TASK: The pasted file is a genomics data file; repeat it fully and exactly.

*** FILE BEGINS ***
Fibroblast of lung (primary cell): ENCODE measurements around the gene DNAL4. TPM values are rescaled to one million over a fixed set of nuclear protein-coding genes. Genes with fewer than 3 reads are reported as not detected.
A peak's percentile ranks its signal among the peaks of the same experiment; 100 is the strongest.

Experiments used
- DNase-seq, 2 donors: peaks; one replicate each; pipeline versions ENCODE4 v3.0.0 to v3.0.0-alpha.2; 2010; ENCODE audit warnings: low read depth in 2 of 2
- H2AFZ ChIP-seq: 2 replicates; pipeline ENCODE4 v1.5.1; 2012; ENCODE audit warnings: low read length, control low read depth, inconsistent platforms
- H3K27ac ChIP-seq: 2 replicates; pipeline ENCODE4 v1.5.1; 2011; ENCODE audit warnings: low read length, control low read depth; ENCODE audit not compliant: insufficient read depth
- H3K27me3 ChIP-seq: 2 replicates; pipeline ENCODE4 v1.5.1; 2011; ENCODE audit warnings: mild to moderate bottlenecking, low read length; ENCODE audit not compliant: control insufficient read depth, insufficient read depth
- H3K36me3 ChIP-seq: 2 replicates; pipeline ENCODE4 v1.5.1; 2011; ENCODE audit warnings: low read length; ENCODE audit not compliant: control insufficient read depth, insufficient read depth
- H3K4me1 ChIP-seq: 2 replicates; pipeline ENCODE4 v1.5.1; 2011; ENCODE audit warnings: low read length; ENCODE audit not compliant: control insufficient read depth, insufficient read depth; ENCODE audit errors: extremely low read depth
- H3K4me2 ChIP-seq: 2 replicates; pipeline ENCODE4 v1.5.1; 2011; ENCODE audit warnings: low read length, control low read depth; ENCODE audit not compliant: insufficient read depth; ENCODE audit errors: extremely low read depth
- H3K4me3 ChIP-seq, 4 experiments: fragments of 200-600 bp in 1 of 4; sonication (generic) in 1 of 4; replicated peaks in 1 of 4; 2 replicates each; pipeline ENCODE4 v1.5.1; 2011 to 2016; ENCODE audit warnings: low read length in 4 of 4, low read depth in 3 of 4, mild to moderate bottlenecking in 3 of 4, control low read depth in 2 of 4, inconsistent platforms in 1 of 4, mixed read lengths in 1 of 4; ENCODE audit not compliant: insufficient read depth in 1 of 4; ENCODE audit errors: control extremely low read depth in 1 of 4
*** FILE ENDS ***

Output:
Fibroblast of lung (primary cell): ENCODE measurements around the gene DNAL4. TPM values are rescaled to one million over a fixed set of nuclear protein-coding genes. Genes with fewer than 3 reads are reported as not detected.
A peak's percentile ranks its signal among the peaks of the same experiment; 100 is the strongest.

Experiments used
- DNase-seq, 2 donors: peaks; one replicate each; pipeline versions ENCODE4 v3.0.0 to v3.0.0-alpha.2; 2010; ENCODE audit warnings: low read depth in 2 of 2
- H2AFZ ChIP-seq: 2 replicates; pipeline ENCODE4 v1.5.1; 2012; ENCODE audit warnings: low read length, control low read depth, inconsistent platforms
- H3K27ac ChIP-seq: 2 replicates; pipeline ENCODE4 v1.5.1; 2011; ENCODE audit warnings: low read length, control low read depth; ENCODE audit not compliant: insufficient read depth
- H3K27me3 ChIP-seq: 2 replicates; pipeline ENCODE4 v1.5.1; 2011; ENCODE audit warnings: mild to moderate bottlenecking, low read length; ENCODE audit not compliant: control insufficient read depth, insufficient read depth
- H3K36me3 ChIP-seq: 2 replicates; pipeline ENCODE4 v1.5.1; 2011; ENCODE audit warnings: low read length; ENCODE audit not compliant: control insufficient read depth, insufficient read depth
- H3K4me1 ChIP-seq: 2 replicates; pipeline ENCODE4 v1.5.1; 2011; ENCODE audit warnings: low read length; ENCODE audit not compliant: control insufficient read depth, insufficient read depth; ENCODE audit errors: extremely low read depth
- H3K4me2 ChIP-seq: 2 replicates; pipeline ENCODE4 v1.5.1; 2011; ENCODE audit warnings: low read length, control low read depth; ENCODE audit not compliant: insufficient read depth; ENCODE audit errors: extremely low read depth
- H3K4me3 ChIP-seq, 4 experiments: fragments of 200-600 bp in 1 of 4; sonication (generic) in 1 of 4; replicated peaks in 1 of 4; 2 replicates each; pipeline ENCODE4 v1.5.1; 2011 to 2016; ENCODE audit warnings: low read length in 4 of 4, low read depth in 3 of 4, mild to moderate bottlenecking in 3 of 4, control low read depth in 2 of 4, inconsistent platforms in 1 of 4, mixed read lengths in 1 of 4; ENCODE audit not compliant: insufficient read depth in 1 of 4; ENCODE audit errors: control extremely low read depth in 1 of 4